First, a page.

Ammonia and nitrites/nitrates can also be problematic in the reedfish aquarium. Lax husbandry practices can very quickly rob a reedfish of its life when ammonia levels rise above 5 to 10 ppm. Warning signs of high levels of ammonia include short, jerky motions on the part of the reedfish, as well as very frequent air-gulping trips to the surface. Conduct regular water changes every week of 20 percent or more by siphoning the sand/gravel substrate, making sure to remove as much debris and biological refuse as possible from the water column. Premium filtration, obviously, is also a must in the reedfish aquarium. I personally recommend a mixture of undergravel filters and powerheads (angled upward toward the top of the water column), canister filters, and a trickle filter or two attached to back of the tank. More or less filtration may be necessary depending on the size of the tank, the size of the reedfish, and the number of any other community tropicals housed in the aquarium.
The reedfish is largely an indiscriminate eater, consuming virtually every living thing placed before it. Newly arrived captives will eagerly dine on live freshwater shrimp, crickets, worms, insect larvae, and minced bits of fish. Feeder minnows and tiny guppies are also taken with relish. Older captive individuals may be weaned onto pellet foods and tablets, though these items should be soaked in a small dish of water for at least 5 to 10 minutes before offering them.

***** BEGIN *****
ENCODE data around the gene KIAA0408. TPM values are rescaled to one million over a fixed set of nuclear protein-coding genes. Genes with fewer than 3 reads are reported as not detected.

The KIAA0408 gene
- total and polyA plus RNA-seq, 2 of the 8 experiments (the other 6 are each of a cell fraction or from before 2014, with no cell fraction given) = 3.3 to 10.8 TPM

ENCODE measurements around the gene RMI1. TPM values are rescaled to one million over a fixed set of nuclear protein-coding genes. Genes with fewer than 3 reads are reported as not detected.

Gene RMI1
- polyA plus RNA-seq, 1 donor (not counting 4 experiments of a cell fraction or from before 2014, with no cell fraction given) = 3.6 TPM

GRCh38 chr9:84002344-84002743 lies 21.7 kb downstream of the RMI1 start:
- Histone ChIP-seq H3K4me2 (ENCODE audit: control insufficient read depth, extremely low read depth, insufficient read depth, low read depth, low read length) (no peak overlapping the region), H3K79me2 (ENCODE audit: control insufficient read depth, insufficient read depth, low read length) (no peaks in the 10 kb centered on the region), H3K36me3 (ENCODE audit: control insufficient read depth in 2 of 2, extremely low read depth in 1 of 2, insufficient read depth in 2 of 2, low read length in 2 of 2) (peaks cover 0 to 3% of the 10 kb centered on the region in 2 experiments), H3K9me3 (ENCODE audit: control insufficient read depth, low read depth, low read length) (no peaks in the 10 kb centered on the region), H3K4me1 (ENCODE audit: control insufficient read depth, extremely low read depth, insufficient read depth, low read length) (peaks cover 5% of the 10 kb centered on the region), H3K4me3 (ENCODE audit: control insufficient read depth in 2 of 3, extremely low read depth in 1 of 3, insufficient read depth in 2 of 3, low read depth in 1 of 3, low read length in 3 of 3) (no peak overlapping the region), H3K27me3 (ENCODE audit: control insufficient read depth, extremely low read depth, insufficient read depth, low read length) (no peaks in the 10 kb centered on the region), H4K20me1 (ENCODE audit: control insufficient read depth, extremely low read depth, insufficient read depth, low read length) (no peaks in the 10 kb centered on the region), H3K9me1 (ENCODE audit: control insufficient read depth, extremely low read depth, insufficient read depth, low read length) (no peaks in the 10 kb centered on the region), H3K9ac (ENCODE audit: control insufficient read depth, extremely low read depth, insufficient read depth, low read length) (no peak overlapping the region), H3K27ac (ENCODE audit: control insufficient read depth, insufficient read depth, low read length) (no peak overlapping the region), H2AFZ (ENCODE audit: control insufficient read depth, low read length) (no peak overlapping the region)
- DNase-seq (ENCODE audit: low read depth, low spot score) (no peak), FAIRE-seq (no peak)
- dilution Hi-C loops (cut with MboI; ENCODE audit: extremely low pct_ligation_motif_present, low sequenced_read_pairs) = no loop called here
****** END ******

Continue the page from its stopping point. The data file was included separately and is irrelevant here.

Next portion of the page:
Reedfish have the tendency to swallow their prey items whole or in large chunks. Hard, rough-edged pellets and tablets can, and often do, induce choking when your fish eats them immediately after you drop them into the tank. Bear in mind also that multi-segmented prey items, such as worms, insects, and whole shrimp, will very likely leave behind body-bits (legs, antennae, body segments, etc.) to pollute the water. Feeding such prey items to your reedfish absolutely necessitates more frequent water changes on your part. Organisms that your reedfish can swallow whole (i.e., minnow, guppies, tiny snails) will leave behind far less biological debris when eaten, thus your aquarium maintenance schedule need not be accelerated. Feed young and growing reedfish small meals twice daily, but feed adult specimens one larger meal only once every two days, or a single smaller meal once per day.
A final consideration when housing reedfish is the matter of tankmates. Perhaps my father knew so long ago that while the zebra danios of my tank would never eat their aquatic companions, the reedfish I was eyeballing just might make a midnight snack out of any one of its fellow captives. And he would have been right.